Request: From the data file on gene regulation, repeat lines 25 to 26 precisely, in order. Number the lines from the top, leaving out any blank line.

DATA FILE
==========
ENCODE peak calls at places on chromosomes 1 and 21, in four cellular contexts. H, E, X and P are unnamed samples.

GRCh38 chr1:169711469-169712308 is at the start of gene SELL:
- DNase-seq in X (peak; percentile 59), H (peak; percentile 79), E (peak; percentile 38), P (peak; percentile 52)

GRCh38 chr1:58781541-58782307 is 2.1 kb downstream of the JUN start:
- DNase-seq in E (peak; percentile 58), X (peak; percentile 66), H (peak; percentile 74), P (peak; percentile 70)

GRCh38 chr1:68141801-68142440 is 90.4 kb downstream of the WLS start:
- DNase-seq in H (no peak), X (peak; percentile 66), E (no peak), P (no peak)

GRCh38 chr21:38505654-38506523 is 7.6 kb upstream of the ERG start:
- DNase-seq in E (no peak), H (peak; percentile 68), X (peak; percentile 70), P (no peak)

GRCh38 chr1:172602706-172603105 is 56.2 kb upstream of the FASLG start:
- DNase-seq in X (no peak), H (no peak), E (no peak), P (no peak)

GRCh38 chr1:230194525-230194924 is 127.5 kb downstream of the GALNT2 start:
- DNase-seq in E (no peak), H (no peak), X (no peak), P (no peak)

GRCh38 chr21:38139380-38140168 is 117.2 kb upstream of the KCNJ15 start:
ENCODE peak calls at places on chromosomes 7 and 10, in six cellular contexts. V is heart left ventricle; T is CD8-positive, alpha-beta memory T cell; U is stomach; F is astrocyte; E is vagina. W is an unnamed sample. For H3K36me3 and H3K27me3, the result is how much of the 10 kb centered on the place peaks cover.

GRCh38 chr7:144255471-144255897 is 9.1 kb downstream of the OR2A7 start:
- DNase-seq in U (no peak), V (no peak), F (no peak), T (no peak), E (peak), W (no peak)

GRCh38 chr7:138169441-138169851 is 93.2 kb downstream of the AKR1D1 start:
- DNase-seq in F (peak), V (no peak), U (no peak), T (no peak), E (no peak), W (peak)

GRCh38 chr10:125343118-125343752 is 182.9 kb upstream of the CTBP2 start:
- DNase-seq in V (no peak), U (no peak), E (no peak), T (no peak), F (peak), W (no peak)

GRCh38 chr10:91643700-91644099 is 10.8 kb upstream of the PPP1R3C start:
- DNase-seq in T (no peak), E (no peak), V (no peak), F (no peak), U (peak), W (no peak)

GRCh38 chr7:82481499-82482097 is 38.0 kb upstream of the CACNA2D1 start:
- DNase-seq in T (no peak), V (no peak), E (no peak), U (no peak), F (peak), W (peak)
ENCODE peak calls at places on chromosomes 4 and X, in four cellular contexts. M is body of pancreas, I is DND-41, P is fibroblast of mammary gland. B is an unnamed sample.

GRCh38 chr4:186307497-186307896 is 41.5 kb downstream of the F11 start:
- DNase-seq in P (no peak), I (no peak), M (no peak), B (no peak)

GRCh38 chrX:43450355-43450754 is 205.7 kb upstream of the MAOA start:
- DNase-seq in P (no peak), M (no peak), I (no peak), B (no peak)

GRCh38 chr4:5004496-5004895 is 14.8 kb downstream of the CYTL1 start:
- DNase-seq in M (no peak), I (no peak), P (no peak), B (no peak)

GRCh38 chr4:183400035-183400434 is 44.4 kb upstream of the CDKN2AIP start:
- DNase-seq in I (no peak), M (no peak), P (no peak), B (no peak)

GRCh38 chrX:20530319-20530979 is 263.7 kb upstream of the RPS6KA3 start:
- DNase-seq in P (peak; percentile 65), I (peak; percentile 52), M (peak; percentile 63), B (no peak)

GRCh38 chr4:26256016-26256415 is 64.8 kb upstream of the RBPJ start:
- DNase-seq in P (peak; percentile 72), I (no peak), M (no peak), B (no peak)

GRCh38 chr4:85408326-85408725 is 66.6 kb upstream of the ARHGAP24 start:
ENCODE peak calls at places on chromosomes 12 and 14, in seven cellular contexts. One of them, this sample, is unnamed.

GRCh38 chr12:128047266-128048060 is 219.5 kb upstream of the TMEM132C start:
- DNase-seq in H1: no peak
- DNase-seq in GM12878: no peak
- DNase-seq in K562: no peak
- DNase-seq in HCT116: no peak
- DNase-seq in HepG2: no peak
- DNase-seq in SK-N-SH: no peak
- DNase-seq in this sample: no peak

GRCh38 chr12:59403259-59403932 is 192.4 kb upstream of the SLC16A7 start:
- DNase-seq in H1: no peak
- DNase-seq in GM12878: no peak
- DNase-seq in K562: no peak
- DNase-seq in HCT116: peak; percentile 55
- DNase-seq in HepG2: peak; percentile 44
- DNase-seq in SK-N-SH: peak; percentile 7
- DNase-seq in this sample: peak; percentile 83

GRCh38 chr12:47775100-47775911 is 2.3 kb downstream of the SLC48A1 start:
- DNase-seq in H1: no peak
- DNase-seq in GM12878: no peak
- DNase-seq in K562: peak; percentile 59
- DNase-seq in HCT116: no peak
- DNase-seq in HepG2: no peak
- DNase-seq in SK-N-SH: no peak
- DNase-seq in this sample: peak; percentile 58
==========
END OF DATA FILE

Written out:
- DNase-seq in T (no peak), V (no peak), E (no peak), U (no peak), F (peak), W (peak)
ENCODE peak calls at places on chromosomes 4 and X, in four cellular contexts. M is body of pancreas, I is DND-41, P is fibroblast of mammary gland. B is an unnamed sample.